If you went to public school anytime in the last 15 years, you probably had STEM pushed at you a million times. Public schools particularly have been promoting these programs heavily, trying to get children to go into math and science fields. I don't have a problem with this. I think that we need doctors and engineers and mathematicians and all of that other stuff. I think all of you who are into STEM are great, and this is nothing personal.

Here's my problem: when STEM was pushed at me, it was done in such a way that it ridiculed the humanities.

I'm a double major in English and History. I like to hang out with stuff written by dead people. I like books. I like old documents. I like looking at people and how they act. I like knowing how a book would impact its original readership. I'm not into machines, equations, or formulas — I'm into people and how they work deep down in their souls. I can't do math to save my life. I've never enjoyed my science classes. That's who I am. I'm not going to change that.

But there were times when I felt ridiculous for wanting to study these things more. Even as far back as middle school when I leaned toward the humanities, I was being told that I would never find a job or make money.

I've been told by some people that I'll probably be a waitress for my entire life because there's no way I can ever get a job that'll pay enough to support me. I've had family members tell me that I should switch majors and be pre-med or a business major, that I can go to grad school and get an English degree once I have a solid background in something that I can actually use.

Now, those people (for the most part) were speaking to me in concern and love, but here's the issue: why should they feel like they need to? Why is it that we have this huge stigma surrounding the humanities that if you study them you'll never get a job? Seriously, what is the deal?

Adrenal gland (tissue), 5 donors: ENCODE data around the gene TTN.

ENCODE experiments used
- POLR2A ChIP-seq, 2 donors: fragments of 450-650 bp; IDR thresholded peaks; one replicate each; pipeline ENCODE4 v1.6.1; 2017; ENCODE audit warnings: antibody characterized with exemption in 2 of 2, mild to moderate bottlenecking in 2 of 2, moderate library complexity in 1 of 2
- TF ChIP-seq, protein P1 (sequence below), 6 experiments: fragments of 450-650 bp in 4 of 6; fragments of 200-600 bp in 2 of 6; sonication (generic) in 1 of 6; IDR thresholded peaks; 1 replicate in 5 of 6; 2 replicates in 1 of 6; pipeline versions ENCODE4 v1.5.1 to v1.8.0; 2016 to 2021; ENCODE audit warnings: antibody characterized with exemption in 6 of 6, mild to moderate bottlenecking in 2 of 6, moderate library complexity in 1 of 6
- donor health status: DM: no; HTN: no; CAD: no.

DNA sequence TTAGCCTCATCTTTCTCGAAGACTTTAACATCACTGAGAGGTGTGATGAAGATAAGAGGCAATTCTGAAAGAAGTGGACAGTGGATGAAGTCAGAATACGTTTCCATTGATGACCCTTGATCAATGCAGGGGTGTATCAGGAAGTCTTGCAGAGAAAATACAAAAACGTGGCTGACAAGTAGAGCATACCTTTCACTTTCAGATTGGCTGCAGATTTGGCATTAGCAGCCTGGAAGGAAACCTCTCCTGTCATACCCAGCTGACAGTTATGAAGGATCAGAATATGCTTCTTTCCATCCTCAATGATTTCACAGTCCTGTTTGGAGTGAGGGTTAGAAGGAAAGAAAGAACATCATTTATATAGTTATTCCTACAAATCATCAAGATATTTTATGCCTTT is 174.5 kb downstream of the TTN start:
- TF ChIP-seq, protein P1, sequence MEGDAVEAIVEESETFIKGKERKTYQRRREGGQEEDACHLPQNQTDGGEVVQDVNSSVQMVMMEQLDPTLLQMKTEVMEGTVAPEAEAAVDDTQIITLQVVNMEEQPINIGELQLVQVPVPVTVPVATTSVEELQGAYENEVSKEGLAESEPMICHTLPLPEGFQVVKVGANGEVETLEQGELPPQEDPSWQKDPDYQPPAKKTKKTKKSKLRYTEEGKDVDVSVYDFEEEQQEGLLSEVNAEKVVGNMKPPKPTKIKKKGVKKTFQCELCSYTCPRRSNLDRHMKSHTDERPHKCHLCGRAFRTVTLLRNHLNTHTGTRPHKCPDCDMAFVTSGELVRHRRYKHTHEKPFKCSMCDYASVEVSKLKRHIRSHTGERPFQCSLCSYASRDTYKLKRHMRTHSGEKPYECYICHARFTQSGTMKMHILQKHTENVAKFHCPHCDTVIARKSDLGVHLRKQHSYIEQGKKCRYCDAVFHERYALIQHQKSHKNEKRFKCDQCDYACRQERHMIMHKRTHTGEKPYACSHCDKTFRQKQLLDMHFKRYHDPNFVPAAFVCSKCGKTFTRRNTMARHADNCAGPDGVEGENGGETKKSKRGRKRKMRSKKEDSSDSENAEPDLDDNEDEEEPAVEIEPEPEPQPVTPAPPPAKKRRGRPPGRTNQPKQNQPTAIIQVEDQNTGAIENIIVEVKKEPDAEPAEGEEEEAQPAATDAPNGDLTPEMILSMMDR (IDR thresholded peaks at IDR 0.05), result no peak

It's time for people, schools, and the entire world, quite frankly, to stop hating on the humanities and pushing STEM and instead just supporting both. Let kids and college students and whoever pursue whatever interests them. Let them follow their passions like people always tell them to (usually without really meaning it).

It's time to stop pushing STEM and instead start pushing people to find what they really love and are good at. Once they do that, it's time to start pushing them to work hard at it so that they can get better at it. It's time to stop trying to convince people that they need to change a fundamental part of who they are in order to get a paycheck.

The world goes around because of balance and difference. Humanities people, we need the STEM people to keep us going just like they need us to keep them going. We need each other. So let's support that instead of trying to get people to change.